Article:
Proteus Aviation has been training pilots, including Rymann Winter, to fly since 1981.
Its days at Santa Monica Airport are numbered, however, after an agreement reached between the city of Santa Monica and the Federal Aviation Administration last month to close the airport after 2028. The decision has left Proteus and 20 other aviation-related businesses that operate at the airport uncertain about the future.
Winter, 43, bought the business in 2013, and said last week that he now had no idea whether Proteus will be able to relocate to another of the dozen-odd general aviation airports in the L.A. area.
“That’s our goal,” Winter said. “But there’s no guarantee that residents surrounding other airports will want more flights or whether our Westside clientele will want to drive to another airport.”
Proteus does about $600,000 a year in business, he said, and Winter and his two full-time and five part-time flight instructors are holding on to the hope that the airport won’t close – that either the agreement will be overturned in court or that city officials will have second thoughts as the closure deadline nears.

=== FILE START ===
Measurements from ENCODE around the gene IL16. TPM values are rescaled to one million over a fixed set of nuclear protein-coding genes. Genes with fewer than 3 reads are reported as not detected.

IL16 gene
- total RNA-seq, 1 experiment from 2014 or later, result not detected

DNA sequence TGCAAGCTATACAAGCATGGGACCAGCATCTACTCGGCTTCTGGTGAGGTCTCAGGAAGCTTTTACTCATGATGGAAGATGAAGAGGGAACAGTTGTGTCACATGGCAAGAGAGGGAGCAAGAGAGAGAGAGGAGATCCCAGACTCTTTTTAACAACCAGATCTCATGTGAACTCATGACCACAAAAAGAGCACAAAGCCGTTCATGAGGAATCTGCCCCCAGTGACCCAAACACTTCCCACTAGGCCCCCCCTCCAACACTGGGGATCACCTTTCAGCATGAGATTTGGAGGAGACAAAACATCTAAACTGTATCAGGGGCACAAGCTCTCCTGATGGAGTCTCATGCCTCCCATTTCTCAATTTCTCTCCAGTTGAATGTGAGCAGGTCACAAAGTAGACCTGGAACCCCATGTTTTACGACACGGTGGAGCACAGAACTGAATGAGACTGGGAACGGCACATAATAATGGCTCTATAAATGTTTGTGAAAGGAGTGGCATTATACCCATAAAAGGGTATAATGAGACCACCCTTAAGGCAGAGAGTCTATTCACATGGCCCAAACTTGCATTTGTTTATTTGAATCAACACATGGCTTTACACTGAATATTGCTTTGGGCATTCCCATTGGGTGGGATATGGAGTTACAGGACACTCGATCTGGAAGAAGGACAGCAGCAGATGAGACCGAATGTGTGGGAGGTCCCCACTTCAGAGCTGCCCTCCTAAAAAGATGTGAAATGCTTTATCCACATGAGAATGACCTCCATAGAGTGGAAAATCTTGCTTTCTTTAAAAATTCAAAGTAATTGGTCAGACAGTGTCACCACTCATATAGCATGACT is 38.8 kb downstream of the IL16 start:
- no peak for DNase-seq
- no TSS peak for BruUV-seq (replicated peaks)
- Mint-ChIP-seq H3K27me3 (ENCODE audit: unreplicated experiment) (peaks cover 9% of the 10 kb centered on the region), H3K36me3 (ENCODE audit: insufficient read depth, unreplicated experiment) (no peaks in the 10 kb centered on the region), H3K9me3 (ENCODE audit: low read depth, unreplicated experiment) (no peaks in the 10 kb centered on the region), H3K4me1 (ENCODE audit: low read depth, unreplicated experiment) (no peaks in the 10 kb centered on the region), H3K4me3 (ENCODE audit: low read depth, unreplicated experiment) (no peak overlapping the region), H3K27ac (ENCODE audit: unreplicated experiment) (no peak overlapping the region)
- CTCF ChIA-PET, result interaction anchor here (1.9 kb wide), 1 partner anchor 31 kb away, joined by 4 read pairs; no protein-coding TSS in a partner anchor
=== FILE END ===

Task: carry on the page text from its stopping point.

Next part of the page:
The agreement – a consent decree – is designed to resolve years of litigation.
City leaders have long been pushing to shut the airport down in response to residents’ concerns about noise and safety – there have been a few notable crashes in the surrounding neighborhoods, including one in which a plane piloted by actor Harrison Ford crash-landed at the adjacent Penmar Golf Course in 2015.
But the aviation industry and the federal government have fought to keep the airport, popular with business leaders and celebrities, open as a vital link in the region’s aviation system.
After failing for years to force the federal government to allow the airport’s closure through litigation, the Santa Monica City Council voted last year not to renew the leases of its 21 aviation-related businesses. Those companies include two private terminal and fuel services, several flight schools, and various aircraft maintenance companies.
The FAA ruled, however, that the airport must stay open until at least 2023.
Santa Monica appealed that decision in federal court and was separately suing to end the federal requirement that the airport remain operational, but those matters became moot when the city and the FAA reached an accord with last month’s consent decree.
Besides the aviation-related businesses, about 350 planes are kept there and make rental payments to the Santa Monica Airport Administration. The facility is also home to dozens of nonaviation businesses, including artist studios and commercial office tenants.
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